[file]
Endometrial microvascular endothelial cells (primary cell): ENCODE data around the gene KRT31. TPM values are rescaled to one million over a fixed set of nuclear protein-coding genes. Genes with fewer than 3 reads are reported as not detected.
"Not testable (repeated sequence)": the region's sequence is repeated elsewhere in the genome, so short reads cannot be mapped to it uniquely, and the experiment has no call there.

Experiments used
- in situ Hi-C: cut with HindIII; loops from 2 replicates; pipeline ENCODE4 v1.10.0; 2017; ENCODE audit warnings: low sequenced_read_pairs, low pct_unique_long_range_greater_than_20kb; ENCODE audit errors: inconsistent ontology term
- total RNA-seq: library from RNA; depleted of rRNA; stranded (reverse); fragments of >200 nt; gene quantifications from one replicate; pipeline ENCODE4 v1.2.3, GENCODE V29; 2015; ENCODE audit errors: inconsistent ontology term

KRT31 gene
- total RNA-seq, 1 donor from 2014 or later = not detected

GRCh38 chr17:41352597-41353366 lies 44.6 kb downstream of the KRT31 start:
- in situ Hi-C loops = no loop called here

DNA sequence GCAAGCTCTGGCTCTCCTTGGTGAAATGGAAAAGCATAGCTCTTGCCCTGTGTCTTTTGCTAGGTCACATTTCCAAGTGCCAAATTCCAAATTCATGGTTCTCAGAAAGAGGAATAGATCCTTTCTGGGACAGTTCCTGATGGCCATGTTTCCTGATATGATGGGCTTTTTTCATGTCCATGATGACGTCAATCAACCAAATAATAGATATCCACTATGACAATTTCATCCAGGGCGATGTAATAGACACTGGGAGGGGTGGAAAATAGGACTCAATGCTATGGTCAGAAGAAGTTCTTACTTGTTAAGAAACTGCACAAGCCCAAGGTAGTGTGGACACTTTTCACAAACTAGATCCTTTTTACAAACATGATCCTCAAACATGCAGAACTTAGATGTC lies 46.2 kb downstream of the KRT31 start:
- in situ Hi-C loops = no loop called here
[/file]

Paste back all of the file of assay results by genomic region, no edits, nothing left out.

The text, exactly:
Endometrial microvascular endothelial cells (primary cell): ENCODE data around the gene KRT31. TPM values are rescaled to one million over a fixed set of nuclear protein-coding genes. Genes with fewer than 3 reads are reported as not detected.
"Not testable (repeated sequence)": the region's sequence is repeated elsewhere in the genome, so short reads cannot be mapped to it uniquely, and the experiment has no call there.

Experiments used
- in situ Hi-C: cut with HindIII; loops from 2 replicates; pipeline ENCODE4 v1.10.0; 2017; ENCODE audit warnings: low sequenced_read_pairs, low pct_unique_long_range_greater_than_20kb; ENCODE audit errors: inconsistent ontology term
- total RNA-seq: library from RNA; depleted of rRNA; stranded (reverse); fragments of >200 nt; gene quantifications from one replicate; pipeline ENCODE4 v1.2.3, GENCODE V29; 2015; ENCODE audit errors: inconsistent ontology term

KRT31 gene
- total RNA-seq, 1 donor from 2014 or later = not detected

GRCh38 chr17:41352597-41353366 lies 44.6 kb downstream of the KRT31 start:
- in situ Hi-C loops = no loop called here

DNA sequence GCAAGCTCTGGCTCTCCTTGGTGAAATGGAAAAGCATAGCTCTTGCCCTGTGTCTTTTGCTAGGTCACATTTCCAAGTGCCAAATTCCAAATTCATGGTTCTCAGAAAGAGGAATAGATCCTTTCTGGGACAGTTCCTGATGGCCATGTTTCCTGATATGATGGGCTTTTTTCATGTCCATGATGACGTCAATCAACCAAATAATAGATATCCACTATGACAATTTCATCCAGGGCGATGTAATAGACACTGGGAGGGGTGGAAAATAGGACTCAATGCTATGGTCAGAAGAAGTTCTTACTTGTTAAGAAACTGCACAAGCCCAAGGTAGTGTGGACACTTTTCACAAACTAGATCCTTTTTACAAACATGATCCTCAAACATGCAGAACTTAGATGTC lies 46.2 kb downstream of the KRT31 start:
- in situ Hi-C loops = no loop called here